To measure loss of purchasing power you really need to have a look at how the value of your savings has performed relative to what you intended to purchase with those savings. Those saving in Australian dollars over the last 15 years, with the intention to purchase property, have been severely disadvantaged by the drop in their purchasing power.

Money is primarily understood as a unit of account, a store of value and a medium of exchange, but there doesn't necessarily need to be one monetary asset to perform all these roles. The below is an extract from a Freegold blog called 'Flow of Value':
Which tool is best for which job is a subjective decision, best left to the sovereign entity (whether individual or state) evaluating their own money. The criteria used in making this subjective assessment may be infinite, but the most important of these is time: how long does one anticipate holding this money? If the answer is short term (ie. "spending money", used for current expenses), then the best form to hold it in is a fiat currency. If the answer is longer term (ie. "savings", a surplus over and above what is required as shorter term "spending money"), then the best form is gold, to protect ones buying power.
In my opinion individuals should have a choice in what money/currency they choose to save in (and/or transact with).

In the United States some libertarians have proposed to allow Gold & Silver to act as a 'competing currency' to fiat, as explained in this bill (H.R. 4248 (111th): Free Competition in Currency Act of 2009):
Free Competition in Currency Act of 2009 - Repeals the federal law establishing U.S. coins, currency, and reserve notes as legal tender for all debts, public charges, taxes, and dues. Prohibits any tax on any coin, medal, token, or gold, silver, platinum, palladium, or rhodium bullion issued by a state, the United States, a foreign government, or any other person. Prohibits states from assessing any tax or fee on any currency or other monetary instrument that is used in interstate or foreign commerce and that has legal tender status under the Constitution. Repeals provisions of the federal criminal code relating to uttering coins of gold, silver, or other metal for use as current money and making or possessing likenesses of such coins. Abates any current prosecution under such provisions and nullifies any previous convictions.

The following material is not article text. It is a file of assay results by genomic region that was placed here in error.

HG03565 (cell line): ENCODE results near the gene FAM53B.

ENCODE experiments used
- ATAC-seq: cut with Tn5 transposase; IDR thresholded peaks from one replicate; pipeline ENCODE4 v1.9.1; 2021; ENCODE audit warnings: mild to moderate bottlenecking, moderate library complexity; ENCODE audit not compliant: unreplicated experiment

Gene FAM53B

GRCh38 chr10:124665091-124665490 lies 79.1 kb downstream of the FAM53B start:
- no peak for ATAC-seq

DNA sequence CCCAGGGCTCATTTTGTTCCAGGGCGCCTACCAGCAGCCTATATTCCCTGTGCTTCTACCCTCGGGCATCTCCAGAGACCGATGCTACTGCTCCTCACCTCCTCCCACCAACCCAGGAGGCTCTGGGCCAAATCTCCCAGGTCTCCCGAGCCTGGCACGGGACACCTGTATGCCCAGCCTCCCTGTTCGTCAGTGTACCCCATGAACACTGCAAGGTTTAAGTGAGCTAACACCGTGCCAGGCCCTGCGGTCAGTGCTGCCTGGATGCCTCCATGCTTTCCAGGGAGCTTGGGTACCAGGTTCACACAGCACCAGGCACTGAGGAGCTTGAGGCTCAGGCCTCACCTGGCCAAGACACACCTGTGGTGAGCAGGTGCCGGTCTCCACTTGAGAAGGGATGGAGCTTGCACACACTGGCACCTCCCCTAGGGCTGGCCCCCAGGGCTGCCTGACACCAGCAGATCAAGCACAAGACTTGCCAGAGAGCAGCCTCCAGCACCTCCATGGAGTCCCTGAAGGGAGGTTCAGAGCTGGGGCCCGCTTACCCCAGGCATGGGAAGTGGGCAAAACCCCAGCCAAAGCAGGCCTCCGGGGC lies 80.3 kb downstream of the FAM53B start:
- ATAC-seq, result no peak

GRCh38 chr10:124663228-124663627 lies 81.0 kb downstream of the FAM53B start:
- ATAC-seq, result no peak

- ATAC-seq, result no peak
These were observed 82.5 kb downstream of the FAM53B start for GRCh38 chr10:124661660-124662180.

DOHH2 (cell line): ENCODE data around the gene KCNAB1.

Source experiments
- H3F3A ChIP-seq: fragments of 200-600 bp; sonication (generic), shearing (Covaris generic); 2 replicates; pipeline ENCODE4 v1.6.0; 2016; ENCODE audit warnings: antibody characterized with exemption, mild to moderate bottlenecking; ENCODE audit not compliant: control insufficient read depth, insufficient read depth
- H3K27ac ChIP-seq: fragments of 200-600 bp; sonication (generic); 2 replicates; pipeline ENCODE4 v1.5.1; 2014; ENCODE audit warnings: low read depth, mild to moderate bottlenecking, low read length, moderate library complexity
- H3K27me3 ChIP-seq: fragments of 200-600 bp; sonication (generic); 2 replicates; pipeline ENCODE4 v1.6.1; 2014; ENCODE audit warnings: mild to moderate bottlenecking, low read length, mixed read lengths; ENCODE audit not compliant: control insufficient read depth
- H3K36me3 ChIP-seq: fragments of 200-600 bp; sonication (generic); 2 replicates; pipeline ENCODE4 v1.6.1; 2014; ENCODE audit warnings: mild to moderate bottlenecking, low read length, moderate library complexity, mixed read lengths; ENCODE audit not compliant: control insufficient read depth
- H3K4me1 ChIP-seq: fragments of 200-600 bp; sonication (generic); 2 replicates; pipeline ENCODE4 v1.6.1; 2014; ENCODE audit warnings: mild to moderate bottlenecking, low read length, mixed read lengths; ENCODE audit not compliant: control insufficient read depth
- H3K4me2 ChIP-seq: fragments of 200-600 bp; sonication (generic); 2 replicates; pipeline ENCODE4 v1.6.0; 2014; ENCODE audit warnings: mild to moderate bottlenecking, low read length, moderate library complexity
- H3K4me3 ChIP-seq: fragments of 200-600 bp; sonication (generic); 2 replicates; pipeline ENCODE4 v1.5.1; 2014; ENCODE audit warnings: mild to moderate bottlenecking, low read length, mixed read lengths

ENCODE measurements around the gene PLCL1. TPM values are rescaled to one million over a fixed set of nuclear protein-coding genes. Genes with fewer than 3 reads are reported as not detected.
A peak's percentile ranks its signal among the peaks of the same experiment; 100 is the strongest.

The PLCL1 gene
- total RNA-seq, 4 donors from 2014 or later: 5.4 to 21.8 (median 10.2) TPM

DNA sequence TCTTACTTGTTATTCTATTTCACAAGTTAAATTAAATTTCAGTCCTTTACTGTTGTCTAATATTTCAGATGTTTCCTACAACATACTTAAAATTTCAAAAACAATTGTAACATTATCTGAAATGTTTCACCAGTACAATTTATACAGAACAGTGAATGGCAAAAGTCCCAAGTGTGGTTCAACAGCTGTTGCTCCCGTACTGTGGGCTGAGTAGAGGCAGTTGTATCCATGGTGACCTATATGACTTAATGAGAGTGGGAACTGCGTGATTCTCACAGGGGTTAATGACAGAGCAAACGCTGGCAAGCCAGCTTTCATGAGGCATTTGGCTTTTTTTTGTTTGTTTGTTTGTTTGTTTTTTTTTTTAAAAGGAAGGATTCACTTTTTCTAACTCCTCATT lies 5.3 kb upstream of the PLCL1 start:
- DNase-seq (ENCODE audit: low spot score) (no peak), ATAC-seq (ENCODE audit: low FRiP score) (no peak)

Many Gold bugs make the argument for a return to a Gold standard, however one has to question the need for this if individuals are able to maintain their own personal Gold reserves to protect their purchasing power. The need for fiat currency to be backed by Gold becomes irrelevant if anyone can save or exchange Gold freely with no red tape and taxes.

What attributes make Gold the best monetary asset to free up for individuals use to protect purchasing power? Jordan Eliseo touches on one of the most important in a recent market update:
Apart from the critique about its lack of yield, the second most commonly heard objection to investing in gold, or valuing gold at all, is that it has ‘no use’.

But what does this criticism really mean? Certainly it is accurate that gold has no (or at least minimal) industrial use. But it is an incomplete observation, for whilst gold ‘lacks use’ from the standpoint of a traditional commodity, this ‘drawback’ is of course precisely gold’s virtue.

Any commodity that did have an industrial use (and was the refore consumable), would by nature suffer from an uncertain overall supply, making it unfit as a monetary asset as unarguably the most important pre-condition for good money is stability
The short term price of Gold is dictated on an exchange where paper based contracts trade in place of physical metal, so price stability is not something afforded to Gold in the present climate. However, Gold does offer long term stability in price as shown by consistently returning to similar valuations relative to goods and other asset classes (including, but not limited to house prices, oil & stocks).
 

Another way Gold offers stability is in it's new supply, in fact the low increase in overall supply each year has resulted in a remarkably stable amount of Gold per capita over the last century (as previously covered on the blog):
 
1900: 1.65 billion people / 1.54 billion ounces = 0.935 oz Gold per capita
2010: 6.97 billion people / 5.46 billion ounces =
0.783 oz Gold per capita